When you are accepted to enroll in a University of Dallas program and you have demonstrated that you have sufficient funding for your studies, an I-20, Certificate of Eligibility for Nonimmigrant (F-1) Student Status will be issued and sent to you.
The following instructions and suggestions for applying for the F-1 visa are of a general nature and apply to consular visa processing anywhere.
Timing - When Should I Apply for My Visa?
You are permitted to apply for the F-1 visa up to 4 months before the start date of your program. You should not delay applying for your visa. Depending on the time of year and your home country, sometimes it is difficult to get an interview appointment. In some cases the procedures require that you leave your passport and get it back with your visa by local postal service 2 - 3 weeks later. Sometimes you are asked to return to the visa office a second time to pick up your passport. In the case of some countries, there may be lengthy security clearances that delay your visa a month or more (see next section on security clearances).
You may be subject to a Security Clearance depending on your Field of Study or Country of Citizenship. If this is the case, typically you will be advised that your visa is delayed for "Administrative Processing."
Field of Study: If your area of study is on the U.S. federal government's "technology alert list," the U.S. consulate may be required to complete a security clearance prior to granting you the visa. This process can delay your visa application by anywhere from one to three months. Up to now no UD student has been subject to Security Clearance on the basis of Field of Study.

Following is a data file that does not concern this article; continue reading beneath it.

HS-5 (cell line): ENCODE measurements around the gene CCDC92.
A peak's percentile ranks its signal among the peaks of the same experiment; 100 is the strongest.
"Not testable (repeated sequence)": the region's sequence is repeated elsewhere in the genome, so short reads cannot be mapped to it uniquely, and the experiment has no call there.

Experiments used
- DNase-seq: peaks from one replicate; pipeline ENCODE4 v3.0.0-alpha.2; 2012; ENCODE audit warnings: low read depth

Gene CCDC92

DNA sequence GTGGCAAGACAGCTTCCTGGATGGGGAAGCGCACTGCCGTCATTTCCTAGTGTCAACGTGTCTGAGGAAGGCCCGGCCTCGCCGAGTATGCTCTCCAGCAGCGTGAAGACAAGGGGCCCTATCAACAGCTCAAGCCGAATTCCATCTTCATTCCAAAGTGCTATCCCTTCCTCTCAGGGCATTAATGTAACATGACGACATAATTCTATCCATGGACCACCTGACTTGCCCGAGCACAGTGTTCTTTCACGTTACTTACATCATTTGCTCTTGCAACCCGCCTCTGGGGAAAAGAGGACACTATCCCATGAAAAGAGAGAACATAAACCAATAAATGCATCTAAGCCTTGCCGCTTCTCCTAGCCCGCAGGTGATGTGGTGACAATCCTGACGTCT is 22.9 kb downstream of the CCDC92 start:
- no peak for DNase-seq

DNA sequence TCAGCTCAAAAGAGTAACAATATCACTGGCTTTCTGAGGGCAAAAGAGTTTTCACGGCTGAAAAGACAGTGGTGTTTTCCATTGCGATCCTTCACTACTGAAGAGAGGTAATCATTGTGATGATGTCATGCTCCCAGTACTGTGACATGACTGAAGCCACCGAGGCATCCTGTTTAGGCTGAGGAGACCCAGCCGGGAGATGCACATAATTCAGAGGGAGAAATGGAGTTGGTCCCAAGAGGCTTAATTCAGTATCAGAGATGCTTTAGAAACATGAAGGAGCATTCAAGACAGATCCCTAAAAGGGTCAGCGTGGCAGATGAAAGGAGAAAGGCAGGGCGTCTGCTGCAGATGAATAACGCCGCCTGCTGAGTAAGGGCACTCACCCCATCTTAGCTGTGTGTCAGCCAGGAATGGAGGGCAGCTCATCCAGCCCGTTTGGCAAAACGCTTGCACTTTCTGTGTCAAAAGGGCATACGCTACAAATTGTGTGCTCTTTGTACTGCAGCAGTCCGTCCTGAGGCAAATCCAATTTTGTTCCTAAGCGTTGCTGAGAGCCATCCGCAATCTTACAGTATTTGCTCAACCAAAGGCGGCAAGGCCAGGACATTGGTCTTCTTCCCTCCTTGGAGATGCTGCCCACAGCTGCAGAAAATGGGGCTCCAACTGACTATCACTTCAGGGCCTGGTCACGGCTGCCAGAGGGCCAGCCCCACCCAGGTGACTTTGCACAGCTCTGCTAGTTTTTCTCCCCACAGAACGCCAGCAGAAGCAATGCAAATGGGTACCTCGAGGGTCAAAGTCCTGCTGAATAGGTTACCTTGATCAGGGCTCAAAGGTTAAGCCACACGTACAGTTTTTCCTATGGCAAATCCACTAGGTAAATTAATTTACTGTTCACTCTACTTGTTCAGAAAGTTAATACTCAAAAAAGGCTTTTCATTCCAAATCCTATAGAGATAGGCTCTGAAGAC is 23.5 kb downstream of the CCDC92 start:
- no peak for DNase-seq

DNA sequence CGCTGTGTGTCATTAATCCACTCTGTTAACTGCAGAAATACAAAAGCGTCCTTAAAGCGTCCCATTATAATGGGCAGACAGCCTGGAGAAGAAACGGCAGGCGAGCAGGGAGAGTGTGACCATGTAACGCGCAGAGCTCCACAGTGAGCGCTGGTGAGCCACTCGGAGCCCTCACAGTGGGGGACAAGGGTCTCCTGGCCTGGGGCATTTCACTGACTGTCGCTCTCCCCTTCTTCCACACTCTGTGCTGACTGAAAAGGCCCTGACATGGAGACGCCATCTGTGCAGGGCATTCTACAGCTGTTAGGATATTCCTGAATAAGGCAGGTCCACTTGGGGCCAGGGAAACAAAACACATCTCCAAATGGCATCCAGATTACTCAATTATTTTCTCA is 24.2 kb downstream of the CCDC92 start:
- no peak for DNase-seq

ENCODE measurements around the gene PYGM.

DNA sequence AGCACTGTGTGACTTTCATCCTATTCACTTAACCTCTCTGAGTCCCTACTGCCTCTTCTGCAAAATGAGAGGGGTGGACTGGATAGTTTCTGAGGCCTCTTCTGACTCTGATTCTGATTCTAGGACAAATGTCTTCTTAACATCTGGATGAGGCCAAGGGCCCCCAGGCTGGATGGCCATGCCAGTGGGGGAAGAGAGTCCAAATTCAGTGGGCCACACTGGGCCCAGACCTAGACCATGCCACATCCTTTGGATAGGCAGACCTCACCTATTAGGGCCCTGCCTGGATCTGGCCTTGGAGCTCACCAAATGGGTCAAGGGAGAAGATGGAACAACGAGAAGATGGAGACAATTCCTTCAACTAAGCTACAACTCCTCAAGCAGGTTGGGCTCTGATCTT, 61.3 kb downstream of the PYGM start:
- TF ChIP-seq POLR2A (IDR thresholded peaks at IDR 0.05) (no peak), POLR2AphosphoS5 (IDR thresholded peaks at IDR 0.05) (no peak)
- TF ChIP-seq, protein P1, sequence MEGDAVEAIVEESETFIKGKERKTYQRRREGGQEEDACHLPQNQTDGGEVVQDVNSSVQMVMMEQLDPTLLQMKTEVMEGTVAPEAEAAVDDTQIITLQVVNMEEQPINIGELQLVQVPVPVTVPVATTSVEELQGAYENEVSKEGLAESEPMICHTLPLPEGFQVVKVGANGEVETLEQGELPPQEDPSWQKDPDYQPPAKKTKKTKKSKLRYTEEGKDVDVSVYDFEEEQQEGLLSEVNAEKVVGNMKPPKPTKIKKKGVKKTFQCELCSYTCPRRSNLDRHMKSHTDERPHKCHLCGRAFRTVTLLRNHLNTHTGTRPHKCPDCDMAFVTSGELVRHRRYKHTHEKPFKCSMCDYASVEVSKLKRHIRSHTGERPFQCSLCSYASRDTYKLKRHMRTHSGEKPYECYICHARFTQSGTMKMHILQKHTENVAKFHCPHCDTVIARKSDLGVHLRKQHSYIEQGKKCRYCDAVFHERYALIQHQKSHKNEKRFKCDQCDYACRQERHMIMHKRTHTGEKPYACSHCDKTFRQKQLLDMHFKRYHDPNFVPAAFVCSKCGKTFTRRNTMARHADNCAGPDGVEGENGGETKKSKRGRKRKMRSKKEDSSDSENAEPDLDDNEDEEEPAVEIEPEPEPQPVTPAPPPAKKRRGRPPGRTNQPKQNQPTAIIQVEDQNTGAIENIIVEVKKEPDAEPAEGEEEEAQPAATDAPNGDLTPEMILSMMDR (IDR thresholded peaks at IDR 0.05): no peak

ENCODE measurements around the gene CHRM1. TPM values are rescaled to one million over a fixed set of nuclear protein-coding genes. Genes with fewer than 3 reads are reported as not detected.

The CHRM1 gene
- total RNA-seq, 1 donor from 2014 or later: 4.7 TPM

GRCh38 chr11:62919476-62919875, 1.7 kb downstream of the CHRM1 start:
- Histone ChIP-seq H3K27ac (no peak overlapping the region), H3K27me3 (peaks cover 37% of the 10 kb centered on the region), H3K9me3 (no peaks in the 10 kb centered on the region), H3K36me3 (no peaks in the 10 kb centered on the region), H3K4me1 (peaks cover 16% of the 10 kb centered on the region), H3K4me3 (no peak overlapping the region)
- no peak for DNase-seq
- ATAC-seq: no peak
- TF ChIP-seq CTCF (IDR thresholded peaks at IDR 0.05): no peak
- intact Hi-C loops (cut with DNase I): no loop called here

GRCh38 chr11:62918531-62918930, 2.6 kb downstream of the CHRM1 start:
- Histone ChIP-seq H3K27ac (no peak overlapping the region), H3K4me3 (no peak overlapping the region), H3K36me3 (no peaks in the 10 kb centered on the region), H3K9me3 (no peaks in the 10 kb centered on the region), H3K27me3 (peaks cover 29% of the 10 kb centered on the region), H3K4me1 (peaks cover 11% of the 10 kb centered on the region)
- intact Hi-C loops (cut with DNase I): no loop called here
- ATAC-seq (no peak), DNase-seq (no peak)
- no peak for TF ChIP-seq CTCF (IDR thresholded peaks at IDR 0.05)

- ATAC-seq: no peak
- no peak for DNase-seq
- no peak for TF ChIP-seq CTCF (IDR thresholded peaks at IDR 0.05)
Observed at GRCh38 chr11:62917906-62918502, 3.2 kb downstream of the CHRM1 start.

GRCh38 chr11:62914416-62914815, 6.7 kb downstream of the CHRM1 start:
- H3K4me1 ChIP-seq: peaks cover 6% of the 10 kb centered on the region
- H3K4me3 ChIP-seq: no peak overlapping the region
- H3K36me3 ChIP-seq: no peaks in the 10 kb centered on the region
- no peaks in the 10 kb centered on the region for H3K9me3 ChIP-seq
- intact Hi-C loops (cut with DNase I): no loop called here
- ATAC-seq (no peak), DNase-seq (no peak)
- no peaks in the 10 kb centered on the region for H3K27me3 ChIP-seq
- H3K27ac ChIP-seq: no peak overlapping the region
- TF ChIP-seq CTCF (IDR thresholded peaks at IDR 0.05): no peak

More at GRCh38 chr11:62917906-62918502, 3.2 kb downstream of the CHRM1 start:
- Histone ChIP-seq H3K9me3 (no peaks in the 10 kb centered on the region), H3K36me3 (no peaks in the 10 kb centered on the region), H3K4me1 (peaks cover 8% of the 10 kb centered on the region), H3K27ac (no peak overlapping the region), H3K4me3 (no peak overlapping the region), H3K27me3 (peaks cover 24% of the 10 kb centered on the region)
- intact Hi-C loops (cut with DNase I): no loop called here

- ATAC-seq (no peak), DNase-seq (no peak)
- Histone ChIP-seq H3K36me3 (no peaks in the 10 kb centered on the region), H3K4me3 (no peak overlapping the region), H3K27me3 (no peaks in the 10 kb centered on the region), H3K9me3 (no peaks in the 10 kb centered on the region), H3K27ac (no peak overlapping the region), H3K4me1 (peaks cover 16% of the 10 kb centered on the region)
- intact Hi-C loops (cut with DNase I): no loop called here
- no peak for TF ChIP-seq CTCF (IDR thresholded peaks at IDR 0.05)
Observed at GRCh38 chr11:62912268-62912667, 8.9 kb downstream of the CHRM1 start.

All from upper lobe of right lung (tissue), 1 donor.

Country of Citizenship, Nationality or Birth: A security clearance may also be required by the U.S. consulate if a visa applicant is born in or is a citizen or a national of certain countries. The list of countries is not published, but seems to include the following: Afghanistan, Algeria, Bahrain, Bangladesh, Cuba, Djibouti, Egypt, Eritrea, Indonesia, Iran, Iraq, Jordan, Kuwait, Lebanon, Libya, Malaysia, Morocco, North Korea, Oman, Pakistan, Qatar, Saudi Arabia, Somalia, Sudan, Syria, Tunisia, United Arab Emirates, Yemen, and the territories of Gaza and West Bank.
If you are advised that your visa is subject to Administrative Processing, it means that a Security Clearance must be received before they can actually issue your visa. It does not mean that your visa will be denied. On the contrary, most of the time, the visa is granted after a delay of 1 - 2 months.
If you have applied for a visa and you have been waiting for more than one month for the results of a security advisory opinion, please contact the International Office to inform us of the delay.
Applying for the F-1 Visa at the Visa Office
Suggestions for The Visa Interview
Applying for F-2 Dependent Visas for Spouse and/or Children
If you have advised us that you are married and that your family (spouse and/or children under 21 years of age only) will come with you to live in the U.S., dependent I-20's have been provided for them with which they can apply for F-2, dependent visas. (Please note: Dependent I-20's must be signed by you, the F-1 student. Dependents do not sign I-20's.) Take copies of your marriage certificate and/or the birth certificates of any children to the visa interview. You must also show proof of sufficient funds to support any dependents, at least $8000 per year for your wife and $3500 per year for each child. Dependents can travel with you or can travel to the U.S. at a later date with the F-2 visa and dependent I-20.
If you get married during your studies and wish to have your spouse come to the U.S. to live with you, contact the International Student Office for information about getting the dependent I-20 and F-2 visa procedures.
Travel to the United States
You must enter the U.S. no later than the program start date in Item 5 on the I-20. However, you are permitted to enter the U.S. up to 30 days prior that date.
Refer to the " Government Regulations and Documents" section of the arrival planning booklet for descriptions of the Immigration process at the US Port of Entry.